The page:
A06

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Project

Uncovering a role for inhibition in tutor-song memory consolidation in the zebra finch

During development, plastic synapses enable a neuronal circuit to form a memory, but how these malleable synaptic connections allow for a durable representation on longer timescales is still a matter of debate. While the consolidation of memories is likely to be multifaceted, experimental evidence for a role of inhibition in this process is accumulating. This project provides a theory-driven hypothesis of how feedforward inhibition can help to stabilize memories. We propose a network model that depends on a precisely timed interplay between excitation and inhibition: Targeted inhibition in parallel feedforward circuits can bring excitatory plasticity to a hold and “freeze” the synaptic representation once an initial memory engram has been formed. In order to explore and test the hypothesis, the project takes an interdisciplinary perspective and combines mathematical approaches with the experimental system of memory consolidation in the songbird. During a self-guided memorization process, zebra finches learn to imitate a tutor song, allowing for controlled behavioral training paradigms accompanied by electrophysiological monitoring of cellular activity. Recently, all required neuronal players for the hypothesized engram-protecting mechanism were identified in a premotor area of the songbird. An inhibition-dependent protection of acquired memories correlating with actual learning progress was observed. Within this project, we will therefore develop a conceptual mathematical model based on feedforward inhibition that can be directly tested in a naturally occurring learning context in freely moving animals. The produced song of the zebra finch will give us a direct readout of what part of a behavior is consolidated and which part still has to be learned. Given the potential generality of the feedforward inhibition mechanism, we will strive to identify a principle that extends beyond the songbird and sheds light on consolidation in other species, including insects or mammals as they are explored in this CRC.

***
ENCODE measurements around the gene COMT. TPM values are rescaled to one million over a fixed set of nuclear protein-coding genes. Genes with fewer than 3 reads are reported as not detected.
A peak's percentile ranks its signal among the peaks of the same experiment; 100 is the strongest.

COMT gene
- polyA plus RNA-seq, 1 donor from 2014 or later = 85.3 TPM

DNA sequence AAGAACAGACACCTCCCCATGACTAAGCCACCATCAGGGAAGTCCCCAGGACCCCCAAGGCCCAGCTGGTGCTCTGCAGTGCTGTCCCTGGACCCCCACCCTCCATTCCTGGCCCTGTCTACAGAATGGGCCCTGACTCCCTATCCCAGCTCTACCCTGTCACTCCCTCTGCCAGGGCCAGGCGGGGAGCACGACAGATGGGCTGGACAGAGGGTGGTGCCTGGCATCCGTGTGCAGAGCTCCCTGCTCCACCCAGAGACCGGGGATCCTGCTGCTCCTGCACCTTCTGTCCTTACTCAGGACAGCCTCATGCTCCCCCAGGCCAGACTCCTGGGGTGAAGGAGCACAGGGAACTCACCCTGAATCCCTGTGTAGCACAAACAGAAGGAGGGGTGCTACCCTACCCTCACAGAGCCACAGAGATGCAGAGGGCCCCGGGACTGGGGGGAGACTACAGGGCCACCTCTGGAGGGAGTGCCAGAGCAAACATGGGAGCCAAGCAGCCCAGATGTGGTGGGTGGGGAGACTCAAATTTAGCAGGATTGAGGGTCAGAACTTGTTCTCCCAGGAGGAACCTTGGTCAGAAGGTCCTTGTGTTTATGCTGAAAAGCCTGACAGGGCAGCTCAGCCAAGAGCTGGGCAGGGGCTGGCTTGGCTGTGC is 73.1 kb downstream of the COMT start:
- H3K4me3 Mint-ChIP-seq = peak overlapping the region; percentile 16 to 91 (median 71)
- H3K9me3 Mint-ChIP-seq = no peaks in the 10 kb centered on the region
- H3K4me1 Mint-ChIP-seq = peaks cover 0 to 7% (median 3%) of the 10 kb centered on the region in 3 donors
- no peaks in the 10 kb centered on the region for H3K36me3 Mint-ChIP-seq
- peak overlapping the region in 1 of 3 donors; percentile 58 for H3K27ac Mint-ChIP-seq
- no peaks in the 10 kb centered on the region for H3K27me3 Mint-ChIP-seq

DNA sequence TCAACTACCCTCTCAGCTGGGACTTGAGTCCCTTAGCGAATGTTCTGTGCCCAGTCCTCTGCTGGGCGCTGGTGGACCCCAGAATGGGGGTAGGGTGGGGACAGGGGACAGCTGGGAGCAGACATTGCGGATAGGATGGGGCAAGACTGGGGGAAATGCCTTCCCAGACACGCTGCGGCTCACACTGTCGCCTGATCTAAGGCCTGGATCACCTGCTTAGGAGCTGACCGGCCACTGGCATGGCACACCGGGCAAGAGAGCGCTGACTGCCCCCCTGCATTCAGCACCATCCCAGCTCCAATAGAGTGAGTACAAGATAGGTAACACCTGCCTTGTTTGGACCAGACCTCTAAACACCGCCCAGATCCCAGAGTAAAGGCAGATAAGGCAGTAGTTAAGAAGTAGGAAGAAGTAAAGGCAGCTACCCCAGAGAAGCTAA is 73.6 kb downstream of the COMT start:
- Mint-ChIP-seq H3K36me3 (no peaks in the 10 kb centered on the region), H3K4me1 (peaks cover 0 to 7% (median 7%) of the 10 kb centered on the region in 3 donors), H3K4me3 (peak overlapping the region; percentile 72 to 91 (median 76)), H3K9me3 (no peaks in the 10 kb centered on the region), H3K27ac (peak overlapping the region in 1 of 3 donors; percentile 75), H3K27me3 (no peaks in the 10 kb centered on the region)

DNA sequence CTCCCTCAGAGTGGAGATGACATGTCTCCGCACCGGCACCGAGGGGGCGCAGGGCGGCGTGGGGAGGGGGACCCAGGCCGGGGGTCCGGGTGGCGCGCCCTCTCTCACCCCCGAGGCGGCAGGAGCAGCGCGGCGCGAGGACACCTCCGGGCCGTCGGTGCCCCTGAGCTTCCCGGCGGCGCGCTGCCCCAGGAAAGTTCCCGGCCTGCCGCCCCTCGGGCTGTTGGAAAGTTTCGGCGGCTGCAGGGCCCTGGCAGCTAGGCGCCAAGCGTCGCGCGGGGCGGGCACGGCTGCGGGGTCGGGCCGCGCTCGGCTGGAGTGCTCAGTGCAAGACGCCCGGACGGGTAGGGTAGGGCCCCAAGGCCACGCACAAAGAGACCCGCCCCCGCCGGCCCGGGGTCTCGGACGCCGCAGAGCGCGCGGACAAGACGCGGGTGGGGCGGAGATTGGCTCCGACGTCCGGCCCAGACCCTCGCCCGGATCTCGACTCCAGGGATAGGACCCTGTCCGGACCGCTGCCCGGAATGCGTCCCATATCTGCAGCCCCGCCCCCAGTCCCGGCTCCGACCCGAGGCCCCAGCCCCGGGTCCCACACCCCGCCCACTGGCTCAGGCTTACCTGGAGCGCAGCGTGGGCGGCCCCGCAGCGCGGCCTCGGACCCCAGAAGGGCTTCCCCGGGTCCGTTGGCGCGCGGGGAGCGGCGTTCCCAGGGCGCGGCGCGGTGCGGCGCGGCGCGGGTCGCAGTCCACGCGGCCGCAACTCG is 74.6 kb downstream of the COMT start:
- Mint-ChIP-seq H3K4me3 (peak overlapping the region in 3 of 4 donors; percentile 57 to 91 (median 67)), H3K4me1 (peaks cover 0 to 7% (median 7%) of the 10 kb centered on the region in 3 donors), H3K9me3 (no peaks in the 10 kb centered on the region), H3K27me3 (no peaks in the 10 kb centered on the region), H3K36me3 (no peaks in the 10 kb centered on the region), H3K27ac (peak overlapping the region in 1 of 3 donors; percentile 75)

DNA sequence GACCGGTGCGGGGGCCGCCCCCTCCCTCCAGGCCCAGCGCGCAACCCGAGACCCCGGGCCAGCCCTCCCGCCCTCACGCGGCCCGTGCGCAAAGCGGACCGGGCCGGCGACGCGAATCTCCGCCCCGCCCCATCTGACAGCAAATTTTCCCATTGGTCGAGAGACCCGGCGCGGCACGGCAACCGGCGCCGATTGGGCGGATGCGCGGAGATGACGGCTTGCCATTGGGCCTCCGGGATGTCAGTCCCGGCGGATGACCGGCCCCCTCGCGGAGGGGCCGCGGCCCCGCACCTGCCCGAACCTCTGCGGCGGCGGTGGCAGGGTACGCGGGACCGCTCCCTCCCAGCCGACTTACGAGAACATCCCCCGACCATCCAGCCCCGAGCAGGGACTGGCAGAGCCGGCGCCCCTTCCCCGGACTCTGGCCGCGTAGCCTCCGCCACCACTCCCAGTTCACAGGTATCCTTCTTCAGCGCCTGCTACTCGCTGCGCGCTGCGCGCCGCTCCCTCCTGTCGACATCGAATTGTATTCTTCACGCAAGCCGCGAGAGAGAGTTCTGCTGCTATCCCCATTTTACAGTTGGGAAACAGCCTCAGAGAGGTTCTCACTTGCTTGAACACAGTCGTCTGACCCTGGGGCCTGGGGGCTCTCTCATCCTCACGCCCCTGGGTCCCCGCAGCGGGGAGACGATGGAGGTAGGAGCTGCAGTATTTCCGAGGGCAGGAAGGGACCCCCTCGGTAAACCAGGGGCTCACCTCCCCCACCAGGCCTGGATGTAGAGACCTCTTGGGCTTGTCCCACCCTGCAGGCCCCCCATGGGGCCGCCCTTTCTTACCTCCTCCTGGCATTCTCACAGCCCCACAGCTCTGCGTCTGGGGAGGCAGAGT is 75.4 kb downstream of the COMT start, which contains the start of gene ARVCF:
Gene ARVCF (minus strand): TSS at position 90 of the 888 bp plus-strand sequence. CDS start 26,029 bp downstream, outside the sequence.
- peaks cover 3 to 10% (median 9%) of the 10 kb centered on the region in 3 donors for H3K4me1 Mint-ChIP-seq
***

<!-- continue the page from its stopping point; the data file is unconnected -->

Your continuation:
Image Dr Susanne Seltmann

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